A Fighter’s Mentality

By Richie Dooley:

‘’A champion shows who he is by what he does when he's tested. When a person gets up and says 'I can still do it', he's a champion.’’

Evander Holyfield

The words of the once great Heavyweight Champion of the world were silently echoed around the arena of the MGM grand in Las Vegas on the 9th of April 2011. The feared puncher Marcos Maidana was the victor of a mixed decision on the judge’s cards but once the dust had settled after 12 rounds of boxing it was Erik Morales who had the moral victory, the sense of pride and the admiration of the boxing world.

At the age of 34 and after 17 years fighting as a professional he is most definitely immortalized as one of the best Mexican fighters ever to grace the sport.

Out of his prime weight class of Super Bantamweight where he reigned for 3 years beating the likes of Junior Jones and Marco Antonio Barrera, past his prime and with one eye shut from the start of the second round due to a vicious uppercut executed by the Argentine the Mexican icon against the odds, using his boxing brain and Mexican heart began to turn back the clock against the younger hungry Maidana.

From the first round Maidana jumped on his prey as if he would end Morales earlier than the p4p great Pacquiao did 6 years previous, but this was not to be as Morales lasted the onslaught. Under the fighting conditions people experience what is called fight or flight response, this inate reaction is what drives people to become champions or lets them fall into the sea of the ordinary. Morales did not run and chose to fight man against man despite his disadvantages; a true quality of a champion. As the fight progressed and as if Morales knew how it was written he began to come on strong, more and more glimpses of the Morales of old showed. Taking Maidana’s shots and coming back with his own accurate combinations.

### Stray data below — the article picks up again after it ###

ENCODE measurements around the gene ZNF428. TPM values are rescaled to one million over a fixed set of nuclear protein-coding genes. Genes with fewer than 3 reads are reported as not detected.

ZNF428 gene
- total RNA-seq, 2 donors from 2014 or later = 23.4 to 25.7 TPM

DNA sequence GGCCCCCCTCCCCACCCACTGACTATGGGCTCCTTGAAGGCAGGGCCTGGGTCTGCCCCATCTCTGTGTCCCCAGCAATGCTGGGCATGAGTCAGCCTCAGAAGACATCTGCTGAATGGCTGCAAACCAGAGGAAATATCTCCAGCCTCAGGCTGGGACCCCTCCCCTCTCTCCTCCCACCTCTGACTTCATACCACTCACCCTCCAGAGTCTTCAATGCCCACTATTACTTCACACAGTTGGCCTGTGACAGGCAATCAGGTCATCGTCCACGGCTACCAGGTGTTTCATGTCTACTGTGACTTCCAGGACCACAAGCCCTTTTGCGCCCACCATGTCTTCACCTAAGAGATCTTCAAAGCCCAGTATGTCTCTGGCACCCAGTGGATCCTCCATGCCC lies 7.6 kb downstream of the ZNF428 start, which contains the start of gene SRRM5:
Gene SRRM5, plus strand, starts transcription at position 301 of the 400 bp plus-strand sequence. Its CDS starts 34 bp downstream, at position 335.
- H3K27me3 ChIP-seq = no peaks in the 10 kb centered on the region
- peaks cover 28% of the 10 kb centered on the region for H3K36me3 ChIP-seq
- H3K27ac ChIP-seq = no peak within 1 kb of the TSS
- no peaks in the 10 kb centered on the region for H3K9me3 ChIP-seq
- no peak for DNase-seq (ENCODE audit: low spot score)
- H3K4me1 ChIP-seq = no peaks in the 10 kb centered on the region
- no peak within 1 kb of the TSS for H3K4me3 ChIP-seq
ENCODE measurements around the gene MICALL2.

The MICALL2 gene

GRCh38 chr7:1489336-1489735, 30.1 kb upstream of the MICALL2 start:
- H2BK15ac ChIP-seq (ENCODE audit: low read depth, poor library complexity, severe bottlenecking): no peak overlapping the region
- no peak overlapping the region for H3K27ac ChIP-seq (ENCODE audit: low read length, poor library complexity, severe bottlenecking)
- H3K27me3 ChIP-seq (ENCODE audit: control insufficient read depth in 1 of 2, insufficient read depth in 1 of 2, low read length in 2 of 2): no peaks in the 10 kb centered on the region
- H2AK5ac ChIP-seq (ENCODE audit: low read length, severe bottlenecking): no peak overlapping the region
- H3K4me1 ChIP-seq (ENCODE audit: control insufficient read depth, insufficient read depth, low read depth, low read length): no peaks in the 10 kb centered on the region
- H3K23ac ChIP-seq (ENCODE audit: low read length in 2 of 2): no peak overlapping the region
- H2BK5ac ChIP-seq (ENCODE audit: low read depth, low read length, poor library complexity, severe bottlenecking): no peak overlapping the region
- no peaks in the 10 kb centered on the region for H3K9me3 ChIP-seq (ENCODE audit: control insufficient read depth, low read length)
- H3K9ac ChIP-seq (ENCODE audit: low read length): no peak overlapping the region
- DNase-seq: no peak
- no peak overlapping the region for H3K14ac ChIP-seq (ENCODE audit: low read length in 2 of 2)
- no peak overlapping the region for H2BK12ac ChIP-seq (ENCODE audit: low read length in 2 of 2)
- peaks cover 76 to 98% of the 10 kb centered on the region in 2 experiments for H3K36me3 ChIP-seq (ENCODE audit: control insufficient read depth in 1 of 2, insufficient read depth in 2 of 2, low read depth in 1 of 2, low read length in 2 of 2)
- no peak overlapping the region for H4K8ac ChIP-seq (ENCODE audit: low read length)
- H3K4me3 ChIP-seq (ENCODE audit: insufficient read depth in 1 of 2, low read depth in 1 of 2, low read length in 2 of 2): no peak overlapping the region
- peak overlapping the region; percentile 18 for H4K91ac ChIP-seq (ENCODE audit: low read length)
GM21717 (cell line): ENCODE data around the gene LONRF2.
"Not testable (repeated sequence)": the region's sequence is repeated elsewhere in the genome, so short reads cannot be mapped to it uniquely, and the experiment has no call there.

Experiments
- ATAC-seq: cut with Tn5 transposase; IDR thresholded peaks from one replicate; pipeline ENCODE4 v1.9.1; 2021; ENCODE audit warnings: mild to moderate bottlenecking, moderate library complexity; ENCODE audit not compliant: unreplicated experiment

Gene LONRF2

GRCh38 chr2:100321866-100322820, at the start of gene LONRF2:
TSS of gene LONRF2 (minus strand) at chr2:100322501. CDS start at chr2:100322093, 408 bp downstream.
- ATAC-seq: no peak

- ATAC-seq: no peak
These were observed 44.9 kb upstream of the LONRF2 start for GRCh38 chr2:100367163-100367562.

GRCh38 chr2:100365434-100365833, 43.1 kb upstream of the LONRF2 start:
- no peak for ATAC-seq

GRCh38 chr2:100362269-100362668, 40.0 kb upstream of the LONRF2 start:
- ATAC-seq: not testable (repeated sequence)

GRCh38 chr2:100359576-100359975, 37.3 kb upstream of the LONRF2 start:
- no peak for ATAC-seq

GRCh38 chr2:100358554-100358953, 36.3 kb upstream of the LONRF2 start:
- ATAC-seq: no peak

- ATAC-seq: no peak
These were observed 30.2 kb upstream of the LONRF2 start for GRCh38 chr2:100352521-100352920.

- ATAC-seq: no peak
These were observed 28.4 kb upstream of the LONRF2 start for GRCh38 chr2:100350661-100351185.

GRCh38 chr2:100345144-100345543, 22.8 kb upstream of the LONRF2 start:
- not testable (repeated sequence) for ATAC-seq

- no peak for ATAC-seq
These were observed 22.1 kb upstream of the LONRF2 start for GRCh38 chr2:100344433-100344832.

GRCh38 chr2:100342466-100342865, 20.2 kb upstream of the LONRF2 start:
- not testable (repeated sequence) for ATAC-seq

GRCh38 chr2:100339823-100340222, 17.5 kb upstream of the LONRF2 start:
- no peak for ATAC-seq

The tattooed Argentinean hard man began to get frustrated that he could not take out ‘the old Mexican’ and then in the 5th it seemed as if it was Morales who wanted to fight more as Maidana was backed up to the ropes with a classy combination. With one eye fully shut, it was clear to see who the real warrior was in the ring as the crowd were on their feet as both fighters went toe to toe at the end of the round.

It was clear to see who had the superior skills, ability and boxing brain but Maidana was resilient and using his strength and youth to his advantage. Coming down the final stretch of the fight the MGM was filled with a sweet melody of MEXICO MEXICO. The fans, journalists, pundits…. Everyone was in disbelief that this over the hill Super Bantamweight was taking the fight to the highly ranked and feared Maidana.

Landing hard left hooks and stiff jabs, it was clear to see Morales believed in himself, even if everyone else wrote him off. He was the one who wanted to fight Maidana, despite popular belief that he was one of the toughest assignments in the Light welterweight division. This fight was for legacy, for honour and to be recognised as a real fighter.

In a fight of the year candidate although his speed and reflexes were diminishing, Morales showed the heart and willpower of a champion. A lesser man would have crumbled under the pressure and the hard punching that he was bombarded with form round one and the expectations of the boxing world on the former champion.

During the 9th and 10th rounds Morales displayed more courage as he traded shots and tried to make the fight out of reach for Maidana by taking the last rounds, unfortunately his body was exhausted and in the final rounds Maidana came on strong again. Morales body after 57 wars in the ring would not do what his spirit wanted him with little energy his heart kept him fighting until the final bell.

Whatever the judges result was there was one clear winner in the hearts of the people as the Mexico chants filled the arena once again. Even Rudy Perez Maidana’s trainer had to give El Terrible respect as one of the greatest Mexican warriors of all time.

Before a fighter Erik Morales is a man.

Article posted on 18.06.2011

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